Series with all of those chances? What is the chance that such
a team would win only one World Series? Let's start with this question: what is the chance that the Atlanta
Braves would have won X World Series given these 14
opportunities, 11 years with the 3-level playoffs, 3 years with the
2-level playoffs? To be able to say anything specific, we need an
assumption to simplify the problem. Here's the assumption I'm going
to use: every team that made it to the playoffs had an equal chance of
winning the World Series. Thus, each year the Braves made it into the
playoffs 1995-2005, they had a .125 chance (1-in-8) of winning it all;
1991-1993, they had a .25 chance (1-in-4) of winning it all. With this assumption, we can now calculate the chance of having won
a certain number of World Series (WS). Let's start with the end
points. There's only one way they could have won zero WS---if they
had lost every time! I.e. (1-.125)^11*(1-.25)^3 or 9.7%. So, there's
a non-trivial chance of playing in 14 playoffs and not winning a
single Series. Now for the other end---the chance that they would
have won every Series. That's .125^11*.25^3 or .0000000002%.
I.e. winning the last 14 WS would have been practially impossible. The middle points (1,2,3,...,13) are a little more complicated
because there are multiple ways in which you can win. Consider what
really happened---the Braves won one WS. What's the chance of that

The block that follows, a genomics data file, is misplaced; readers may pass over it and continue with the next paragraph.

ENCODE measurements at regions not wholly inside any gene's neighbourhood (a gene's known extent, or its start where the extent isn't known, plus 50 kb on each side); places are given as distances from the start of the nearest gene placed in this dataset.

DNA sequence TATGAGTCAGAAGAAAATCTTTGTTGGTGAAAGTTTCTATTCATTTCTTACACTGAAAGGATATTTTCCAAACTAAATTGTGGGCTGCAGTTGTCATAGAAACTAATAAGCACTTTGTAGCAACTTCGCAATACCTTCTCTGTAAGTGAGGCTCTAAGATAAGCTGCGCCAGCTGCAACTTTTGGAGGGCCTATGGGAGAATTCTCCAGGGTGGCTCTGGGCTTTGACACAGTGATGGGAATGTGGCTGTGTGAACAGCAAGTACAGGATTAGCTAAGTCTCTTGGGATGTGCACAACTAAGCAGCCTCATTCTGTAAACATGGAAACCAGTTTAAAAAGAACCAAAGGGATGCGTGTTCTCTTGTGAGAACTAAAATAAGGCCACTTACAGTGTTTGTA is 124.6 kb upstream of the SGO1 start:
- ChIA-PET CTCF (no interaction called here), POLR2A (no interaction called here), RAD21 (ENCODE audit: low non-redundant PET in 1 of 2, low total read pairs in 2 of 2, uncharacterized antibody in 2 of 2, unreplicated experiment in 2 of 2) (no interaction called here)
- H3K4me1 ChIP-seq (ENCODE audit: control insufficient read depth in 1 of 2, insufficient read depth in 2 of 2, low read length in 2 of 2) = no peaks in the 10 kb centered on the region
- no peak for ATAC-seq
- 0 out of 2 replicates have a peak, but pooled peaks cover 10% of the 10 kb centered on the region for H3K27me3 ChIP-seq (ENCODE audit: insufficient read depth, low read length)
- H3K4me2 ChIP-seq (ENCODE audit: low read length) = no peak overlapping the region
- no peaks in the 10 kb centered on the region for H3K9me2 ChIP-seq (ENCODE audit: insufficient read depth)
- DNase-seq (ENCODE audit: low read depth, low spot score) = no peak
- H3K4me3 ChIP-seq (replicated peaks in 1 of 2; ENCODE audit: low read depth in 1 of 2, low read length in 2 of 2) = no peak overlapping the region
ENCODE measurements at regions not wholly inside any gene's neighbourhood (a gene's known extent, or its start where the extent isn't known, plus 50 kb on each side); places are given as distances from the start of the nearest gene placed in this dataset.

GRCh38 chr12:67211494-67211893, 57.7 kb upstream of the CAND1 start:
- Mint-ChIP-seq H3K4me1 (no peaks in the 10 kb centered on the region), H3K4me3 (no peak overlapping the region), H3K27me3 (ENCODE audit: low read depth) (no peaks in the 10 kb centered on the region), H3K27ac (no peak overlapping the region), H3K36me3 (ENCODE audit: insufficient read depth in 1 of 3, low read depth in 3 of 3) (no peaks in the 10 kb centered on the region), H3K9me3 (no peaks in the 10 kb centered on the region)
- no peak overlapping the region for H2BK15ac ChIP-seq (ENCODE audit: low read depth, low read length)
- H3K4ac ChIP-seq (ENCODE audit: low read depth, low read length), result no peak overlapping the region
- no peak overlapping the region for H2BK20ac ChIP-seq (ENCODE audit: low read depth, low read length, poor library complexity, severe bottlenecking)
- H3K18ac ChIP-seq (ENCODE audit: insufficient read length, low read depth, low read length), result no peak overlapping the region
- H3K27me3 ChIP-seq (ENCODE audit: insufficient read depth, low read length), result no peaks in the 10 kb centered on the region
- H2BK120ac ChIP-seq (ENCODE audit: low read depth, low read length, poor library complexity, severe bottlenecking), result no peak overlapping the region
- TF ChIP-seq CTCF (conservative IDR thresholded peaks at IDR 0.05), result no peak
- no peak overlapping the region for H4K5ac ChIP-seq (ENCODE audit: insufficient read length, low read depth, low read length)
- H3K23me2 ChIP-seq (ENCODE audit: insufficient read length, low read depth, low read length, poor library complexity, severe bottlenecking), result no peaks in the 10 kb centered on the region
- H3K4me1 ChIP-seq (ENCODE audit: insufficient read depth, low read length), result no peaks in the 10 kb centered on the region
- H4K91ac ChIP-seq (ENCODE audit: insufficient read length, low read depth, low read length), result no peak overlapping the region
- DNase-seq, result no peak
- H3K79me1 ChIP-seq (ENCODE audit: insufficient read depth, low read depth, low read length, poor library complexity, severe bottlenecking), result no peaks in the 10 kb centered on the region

happening? Well, they could have won in any of the 14 years. The
chance of winning one 1995-2005, but losing the rest is
(1-.125)^10*(1-.25)^3*.125; the chance of winning one 1991-93, but
losing the rest is (1-.125)^11*(1-.25)^2*.25. There are 11 ways to
win one 1995-2005, 3 ways to win one 1991-93, so the total probability
of winning one is
11*(1-.125)^10*(1-.25)^3*.125+3*(1-.125)^11*(1-.25)^2*.25 or 25.0%.
Anyone familiar with the binomial theorem should see where this is
going. Here's the full table (may not sum to 1 due to rounding):
10/11/05 - The Atlanta Braves
The Atlanta Braves have made it to the playoffs as the NL East division winner for 14 straight years (1991-93,1995-2005) under the management of Bobby Cox. But, they've only won one World Series during that reign. David Pinto asks: where are the calls for Cox to be fired? Shouldn't he have won more World Series with all of those chances? What is the chance that such a team would win only one World Series?
Let's start with this question: what is the chance that the Atlanta Braves would have won X World Series given these 14 opportunities, 11 years with the 3-level playoffs, 3 years with the 2-level playoffs? To be able to say anything specific, we need an assumption to simplify the problem. Here's the assumption I'm going to use: every team that made it to the playoffs had an equal chance of winning the World Series. Thus, each year the Braves made it into the playoffs 1995-2005, they had a .125 chance (1-in-8) of winning it all; 1991-1993, they had a .25 chance (1-in-4) of winning it all.